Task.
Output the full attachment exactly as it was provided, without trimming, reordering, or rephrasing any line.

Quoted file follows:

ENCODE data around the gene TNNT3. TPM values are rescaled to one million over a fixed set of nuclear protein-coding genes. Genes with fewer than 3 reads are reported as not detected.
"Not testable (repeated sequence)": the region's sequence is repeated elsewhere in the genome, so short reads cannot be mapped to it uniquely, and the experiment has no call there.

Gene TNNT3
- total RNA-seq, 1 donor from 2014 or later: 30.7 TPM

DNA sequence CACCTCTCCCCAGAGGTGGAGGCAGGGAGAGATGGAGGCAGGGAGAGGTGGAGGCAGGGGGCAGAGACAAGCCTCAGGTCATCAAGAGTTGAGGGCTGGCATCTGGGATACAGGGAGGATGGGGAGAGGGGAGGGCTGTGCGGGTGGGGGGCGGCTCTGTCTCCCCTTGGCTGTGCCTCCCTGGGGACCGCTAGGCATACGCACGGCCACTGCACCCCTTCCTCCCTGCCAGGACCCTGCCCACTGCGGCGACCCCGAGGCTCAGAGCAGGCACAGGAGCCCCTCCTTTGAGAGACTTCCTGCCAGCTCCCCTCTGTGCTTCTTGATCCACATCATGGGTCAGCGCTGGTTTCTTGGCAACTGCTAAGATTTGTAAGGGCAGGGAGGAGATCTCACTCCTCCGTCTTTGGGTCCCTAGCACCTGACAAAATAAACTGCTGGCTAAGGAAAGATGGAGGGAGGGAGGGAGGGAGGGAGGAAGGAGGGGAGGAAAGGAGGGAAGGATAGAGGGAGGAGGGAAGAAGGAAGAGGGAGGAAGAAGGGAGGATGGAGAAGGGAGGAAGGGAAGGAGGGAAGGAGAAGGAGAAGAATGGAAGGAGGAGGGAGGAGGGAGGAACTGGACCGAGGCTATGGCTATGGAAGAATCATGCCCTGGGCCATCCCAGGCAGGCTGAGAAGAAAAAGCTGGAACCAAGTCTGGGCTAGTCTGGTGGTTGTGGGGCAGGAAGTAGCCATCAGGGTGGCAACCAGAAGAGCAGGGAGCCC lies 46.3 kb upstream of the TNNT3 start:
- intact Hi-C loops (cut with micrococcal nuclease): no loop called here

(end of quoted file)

ENCODE data around the gene TNNT3. TPM values are rescaled to one million over a fixed set of nuclear protein-coding genes. Genes with fewer than 3 reads are reported as not detected.
"Not testable (repeated sequence)": the region's sequence is repeated elsewhere in the genome, so short reads cannot be mapped to it uniquely, and the experiment has no call there.

Gene TNNT3
- total RNA-seq, 1 donor from 2014 or later: 30.7 TPM

DNA sequence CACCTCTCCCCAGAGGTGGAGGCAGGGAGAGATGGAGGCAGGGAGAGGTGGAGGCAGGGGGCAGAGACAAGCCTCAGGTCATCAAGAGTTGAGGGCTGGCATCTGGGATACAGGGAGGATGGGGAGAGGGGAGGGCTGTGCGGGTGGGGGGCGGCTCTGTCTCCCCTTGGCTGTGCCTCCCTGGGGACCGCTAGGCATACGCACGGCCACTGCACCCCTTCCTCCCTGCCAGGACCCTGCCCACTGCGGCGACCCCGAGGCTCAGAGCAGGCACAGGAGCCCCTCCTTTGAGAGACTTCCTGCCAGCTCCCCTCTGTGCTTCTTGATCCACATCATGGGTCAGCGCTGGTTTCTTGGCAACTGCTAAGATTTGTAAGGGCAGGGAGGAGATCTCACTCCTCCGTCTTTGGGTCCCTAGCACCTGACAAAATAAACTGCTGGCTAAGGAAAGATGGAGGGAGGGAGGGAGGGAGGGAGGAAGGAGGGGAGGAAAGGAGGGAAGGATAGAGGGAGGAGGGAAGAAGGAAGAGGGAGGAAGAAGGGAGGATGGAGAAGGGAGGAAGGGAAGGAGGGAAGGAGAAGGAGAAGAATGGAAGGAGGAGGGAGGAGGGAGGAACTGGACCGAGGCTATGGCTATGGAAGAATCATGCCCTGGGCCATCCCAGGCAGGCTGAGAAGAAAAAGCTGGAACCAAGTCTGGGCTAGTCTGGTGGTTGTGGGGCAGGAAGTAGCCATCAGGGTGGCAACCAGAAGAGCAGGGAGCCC lies 46.3 kb upstream of the TNNT3 start:
- intact Hi-C loops (cut with micrococcal nuclease): no loop called here